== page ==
President Barack Obama has reshaped the education policy landscape over the past five years by dangling money—much of it in the form of competitive grants—in front of cash-strapped states and districts.
But, as his administration enters its twilight years, the future is in doubt for programs that have become brand names in the world of K-12 policy, including Race to the Top, Investing in Innovation, and Promise Neighborhoods. Lawmakers have grown increasingly uninterested in funneling scarce federal dollars to programs closely associated with a president whose popularity and influence are on the wane.
It’s unclear if those programs will be around after a new administration takes over in 2017. And they could disappear even faster if Republicans gain control of the Senate in the 2014 midterm elections, as some political forecasters expect.
“In general, if Republicans win the Senate, it’s open season on the competitive programs,” said Erik Fatemi, who until recently served as a top aide to Democrats on the Senate Appropriations Committee and is now a vice president at Cornerstone Government Affairs, a bipartisan lobbying group in Washington.
“With the possible exception of Promise Neighborhoods,” he said, “they are probably toast.”
The administration—U.S. Secretary of Education Arne Duncan in particular—is vowing not to pull back on the competitive-grant strategy. But some congressional allies remain skeptical.
“There isn’t any secret that I’ve disagreed with the administration on competitive grants,” Rep. Rosa DeLauro of Connecticut, the top Democrat on the House subcommittee that oversees education spending, said in a recent interview.
She noted that formula-grant programs that go out to every district—particularly Title I grants for disadvantaged students and special education state grants—were reduced in recent budget years because of the across-the-board federal cuts known as sequestration.
Even though those cuts have been temporarily alleviated, domestic discretionary spending is expected to stay relatively flat for the foreseeable future, under a recent budget deal that extends through much of 2015. Ms. DeLauro would rather see extra money directed to formula programs.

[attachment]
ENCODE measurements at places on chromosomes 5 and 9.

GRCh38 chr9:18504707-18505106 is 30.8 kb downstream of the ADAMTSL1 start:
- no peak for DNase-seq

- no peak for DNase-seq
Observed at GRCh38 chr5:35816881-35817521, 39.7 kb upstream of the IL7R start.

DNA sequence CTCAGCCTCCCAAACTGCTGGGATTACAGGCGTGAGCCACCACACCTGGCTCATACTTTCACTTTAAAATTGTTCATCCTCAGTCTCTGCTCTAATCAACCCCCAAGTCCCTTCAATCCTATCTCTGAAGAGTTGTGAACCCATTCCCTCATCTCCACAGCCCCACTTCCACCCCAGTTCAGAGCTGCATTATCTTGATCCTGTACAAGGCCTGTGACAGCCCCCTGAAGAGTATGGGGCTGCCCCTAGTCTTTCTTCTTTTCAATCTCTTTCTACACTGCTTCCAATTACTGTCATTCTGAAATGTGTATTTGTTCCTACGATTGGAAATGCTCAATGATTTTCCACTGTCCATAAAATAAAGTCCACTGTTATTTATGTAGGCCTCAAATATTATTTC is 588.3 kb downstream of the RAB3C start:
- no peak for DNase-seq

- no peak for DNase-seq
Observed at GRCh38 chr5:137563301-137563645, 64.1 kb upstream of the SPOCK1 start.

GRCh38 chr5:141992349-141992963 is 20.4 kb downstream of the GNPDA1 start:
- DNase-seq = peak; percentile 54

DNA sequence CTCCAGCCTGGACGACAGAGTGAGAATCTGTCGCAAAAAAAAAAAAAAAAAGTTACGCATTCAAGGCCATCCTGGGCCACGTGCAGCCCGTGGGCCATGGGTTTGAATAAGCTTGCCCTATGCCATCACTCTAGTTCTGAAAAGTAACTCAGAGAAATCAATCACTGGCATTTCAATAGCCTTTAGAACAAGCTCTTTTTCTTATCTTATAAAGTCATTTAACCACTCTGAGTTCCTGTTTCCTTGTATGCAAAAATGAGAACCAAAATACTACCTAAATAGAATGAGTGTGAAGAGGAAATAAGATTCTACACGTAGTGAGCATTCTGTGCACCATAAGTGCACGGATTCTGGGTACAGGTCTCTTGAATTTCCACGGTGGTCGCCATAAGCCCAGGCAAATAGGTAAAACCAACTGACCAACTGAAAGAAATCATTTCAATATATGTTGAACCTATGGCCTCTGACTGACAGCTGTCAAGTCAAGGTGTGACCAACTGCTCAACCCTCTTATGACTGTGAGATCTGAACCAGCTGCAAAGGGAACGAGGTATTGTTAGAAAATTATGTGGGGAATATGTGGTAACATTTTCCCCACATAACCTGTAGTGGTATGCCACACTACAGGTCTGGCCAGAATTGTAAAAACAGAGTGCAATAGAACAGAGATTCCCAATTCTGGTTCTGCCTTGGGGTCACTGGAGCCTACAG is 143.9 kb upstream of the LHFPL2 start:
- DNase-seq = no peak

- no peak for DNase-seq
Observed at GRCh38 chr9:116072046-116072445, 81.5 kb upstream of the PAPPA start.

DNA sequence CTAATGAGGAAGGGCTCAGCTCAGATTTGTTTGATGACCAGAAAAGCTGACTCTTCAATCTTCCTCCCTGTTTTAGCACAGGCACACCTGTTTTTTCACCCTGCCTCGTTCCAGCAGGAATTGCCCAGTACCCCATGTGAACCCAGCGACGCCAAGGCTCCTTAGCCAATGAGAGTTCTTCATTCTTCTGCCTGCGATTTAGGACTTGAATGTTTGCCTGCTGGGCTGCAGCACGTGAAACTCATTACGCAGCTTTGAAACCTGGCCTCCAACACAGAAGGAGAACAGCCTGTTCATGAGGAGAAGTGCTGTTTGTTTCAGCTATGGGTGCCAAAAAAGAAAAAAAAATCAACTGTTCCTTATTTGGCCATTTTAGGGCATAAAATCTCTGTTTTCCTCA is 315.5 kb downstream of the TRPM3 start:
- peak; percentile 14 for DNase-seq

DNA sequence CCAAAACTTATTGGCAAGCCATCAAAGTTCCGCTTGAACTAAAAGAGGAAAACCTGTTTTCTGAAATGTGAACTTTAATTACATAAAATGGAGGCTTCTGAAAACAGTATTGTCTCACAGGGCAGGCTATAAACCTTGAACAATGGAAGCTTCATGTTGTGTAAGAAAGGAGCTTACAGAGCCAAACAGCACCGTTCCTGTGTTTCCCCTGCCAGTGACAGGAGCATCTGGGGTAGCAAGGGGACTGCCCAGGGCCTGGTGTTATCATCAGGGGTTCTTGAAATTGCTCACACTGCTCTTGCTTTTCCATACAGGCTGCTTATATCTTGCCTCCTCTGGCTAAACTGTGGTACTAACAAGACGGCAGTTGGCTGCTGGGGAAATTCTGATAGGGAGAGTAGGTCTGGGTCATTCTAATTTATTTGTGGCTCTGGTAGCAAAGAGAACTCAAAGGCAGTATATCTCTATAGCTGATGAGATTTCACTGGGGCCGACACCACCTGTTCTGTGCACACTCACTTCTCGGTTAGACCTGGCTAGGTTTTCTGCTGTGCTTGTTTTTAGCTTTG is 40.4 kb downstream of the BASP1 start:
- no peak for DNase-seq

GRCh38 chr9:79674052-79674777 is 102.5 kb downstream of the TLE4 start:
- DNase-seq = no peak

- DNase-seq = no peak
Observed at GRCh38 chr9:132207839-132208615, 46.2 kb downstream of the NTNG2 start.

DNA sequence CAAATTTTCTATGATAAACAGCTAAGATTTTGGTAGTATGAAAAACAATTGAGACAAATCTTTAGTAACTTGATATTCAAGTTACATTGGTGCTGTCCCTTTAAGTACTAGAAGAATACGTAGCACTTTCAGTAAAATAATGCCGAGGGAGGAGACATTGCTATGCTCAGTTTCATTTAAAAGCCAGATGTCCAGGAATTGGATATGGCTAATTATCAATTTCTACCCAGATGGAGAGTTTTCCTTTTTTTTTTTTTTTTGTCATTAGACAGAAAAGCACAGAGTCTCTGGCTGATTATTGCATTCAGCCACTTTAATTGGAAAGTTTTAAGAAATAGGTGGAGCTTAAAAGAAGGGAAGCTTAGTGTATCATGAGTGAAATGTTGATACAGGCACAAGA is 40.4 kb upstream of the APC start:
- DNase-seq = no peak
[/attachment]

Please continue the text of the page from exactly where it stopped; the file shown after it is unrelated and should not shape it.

Not surprisingly, Republican criticism has been even sharper.
Sen. Lamar Alexander of Tennessee, the top Republican on the Senate education committee, said in an email statement that competitive grants can be “useful and appropriate tools,” but added: “Too often, this administration has turned competitive grants into federal mandates.”
Complicating matters: None of the administration’s core competitive-grant programs has been enshrined in the main law governing federal K-12 programs, the Elementary and Secondary Education Act.
Race to the Top and Investing in Innovation were authorized under language in the American Recovery and Reinvestment Act of 2009, the economic-stimulus package. Promise Neighborhoods, which helps communities pair K-12 with services such as early-childhood education, was created as an executive initiative under the budget.
Each program has at least one congressional champion who has introduced a bill to officially include it in the ESEA. But so far, all the sponsors of those bills are Democrats.
What’s more, reauthorization of the ESEA itself is at a standstill, and it’s questionable that a renewal of the law—last revised more than 12 years ago as the No Child Left Behind Act—will be approved during President Obama’s tenure.
Strictly speaking, authorizing legislation isn’t needed for a program to get federal funding. Programs can—and have—received federal dollars without an official statutory blessing. But an authorization can still help a program attract funding.
Secretary Duncan is committed to having the programs move forward.
“If we want to want to do more [on] early childhood, we need more money to do that. If we want to do more Promise Neighborhoods, we need more money to do that,” he said in a recent interview with Education Week. “But we’re not sitting around waiting on it.”
Race to the Top